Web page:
There are some great things about Scrum. Having a regular cadence for planning how to do work, working together to progress work and regularly reflecting and getting feedback both on how we work together and what was delivered are all great concepts.
But I have come to a somewhat scary hypothesis that it isn’t the practices, the roles and the artifacts that are actually making Scrum successful.
I think it is because you are taking your inefficient, over bloated process and replacing it with a very simple method. It works because you are taking something very heavyweight and replacing it with something lightweight.
You see, the trick to succeeding at Scrum, isn’t really the implementation of Scrum. It is whether you win the culture over process race.
As you get more used to Scrum you find weaknesses, areas where it isn’t dealing with organisational problems and you start to add in process to fill the gaps. Usually what you add in is something similar to what you used to do. At the same time, you are trying to transform the culture by changing hearts and minds towards Agile – to be agile rather than just doing Agile. This is the culture shift. When you have succeeded in this culture shift you would be less likely to introduce the additional process. Basically you have to be faster at changing the culture to enable pushing back on process bloat over the injection of new process.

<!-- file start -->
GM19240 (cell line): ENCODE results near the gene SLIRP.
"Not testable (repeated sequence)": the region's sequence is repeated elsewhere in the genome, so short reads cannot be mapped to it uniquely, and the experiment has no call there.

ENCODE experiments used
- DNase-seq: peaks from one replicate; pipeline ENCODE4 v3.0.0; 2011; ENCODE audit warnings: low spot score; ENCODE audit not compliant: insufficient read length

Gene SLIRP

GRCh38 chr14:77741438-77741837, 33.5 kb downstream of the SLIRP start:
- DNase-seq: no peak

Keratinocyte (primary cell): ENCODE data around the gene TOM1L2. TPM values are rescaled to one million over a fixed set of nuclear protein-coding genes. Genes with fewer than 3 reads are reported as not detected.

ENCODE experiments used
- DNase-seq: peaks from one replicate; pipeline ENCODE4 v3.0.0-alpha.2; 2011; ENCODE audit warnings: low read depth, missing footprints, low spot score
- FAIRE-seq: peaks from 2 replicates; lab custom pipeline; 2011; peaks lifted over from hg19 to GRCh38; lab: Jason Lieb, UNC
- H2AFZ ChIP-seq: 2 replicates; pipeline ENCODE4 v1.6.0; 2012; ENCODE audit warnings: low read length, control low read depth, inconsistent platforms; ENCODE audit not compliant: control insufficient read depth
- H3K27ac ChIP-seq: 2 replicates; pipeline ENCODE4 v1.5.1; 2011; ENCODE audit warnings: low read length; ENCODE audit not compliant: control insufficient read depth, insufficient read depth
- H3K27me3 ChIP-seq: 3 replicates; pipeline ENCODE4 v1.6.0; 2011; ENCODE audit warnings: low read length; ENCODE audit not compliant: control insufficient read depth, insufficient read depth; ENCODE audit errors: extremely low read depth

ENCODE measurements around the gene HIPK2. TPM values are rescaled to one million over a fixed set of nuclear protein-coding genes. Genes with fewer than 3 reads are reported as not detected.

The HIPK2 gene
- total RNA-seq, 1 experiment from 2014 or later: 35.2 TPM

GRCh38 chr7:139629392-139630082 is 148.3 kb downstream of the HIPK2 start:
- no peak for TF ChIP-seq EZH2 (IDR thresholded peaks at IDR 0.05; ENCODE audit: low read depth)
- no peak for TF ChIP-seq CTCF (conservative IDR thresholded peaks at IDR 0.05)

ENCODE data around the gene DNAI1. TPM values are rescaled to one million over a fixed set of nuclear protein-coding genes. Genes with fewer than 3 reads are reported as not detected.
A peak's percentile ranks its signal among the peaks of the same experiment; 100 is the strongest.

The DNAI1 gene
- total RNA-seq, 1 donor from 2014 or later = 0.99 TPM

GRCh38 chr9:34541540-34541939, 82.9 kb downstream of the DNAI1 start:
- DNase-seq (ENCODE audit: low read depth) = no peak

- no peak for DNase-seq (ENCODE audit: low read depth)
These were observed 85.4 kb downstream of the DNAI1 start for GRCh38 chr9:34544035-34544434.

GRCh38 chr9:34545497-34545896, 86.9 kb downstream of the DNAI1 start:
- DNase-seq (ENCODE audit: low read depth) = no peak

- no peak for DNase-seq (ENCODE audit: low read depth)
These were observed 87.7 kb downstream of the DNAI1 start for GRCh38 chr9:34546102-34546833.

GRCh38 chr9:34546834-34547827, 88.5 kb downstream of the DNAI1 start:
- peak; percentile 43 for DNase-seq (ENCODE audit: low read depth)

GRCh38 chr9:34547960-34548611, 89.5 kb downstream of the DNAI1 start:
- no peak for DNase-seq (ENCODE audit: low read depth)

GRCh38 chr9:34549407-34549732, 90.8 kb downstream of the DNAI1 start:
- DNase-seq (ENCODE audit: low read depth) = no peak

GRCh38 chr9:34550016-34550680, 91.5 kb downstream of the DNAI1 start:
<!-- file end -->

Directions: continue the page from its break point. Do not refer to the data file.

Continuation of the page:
This is arguably why SAFe could be a little less effective in transformation and in significant improvements – because to an extent the process is probably more medium-weight and doesn’t do enough to push back on process waste.
So the next time you plan on changing a way a team or organisation works, think about why it may be working and focus on whether every additional step being added in after the change will really add value. I find that 80% of process is added in to handle less than 5% failure scenarios. There has to be a better way.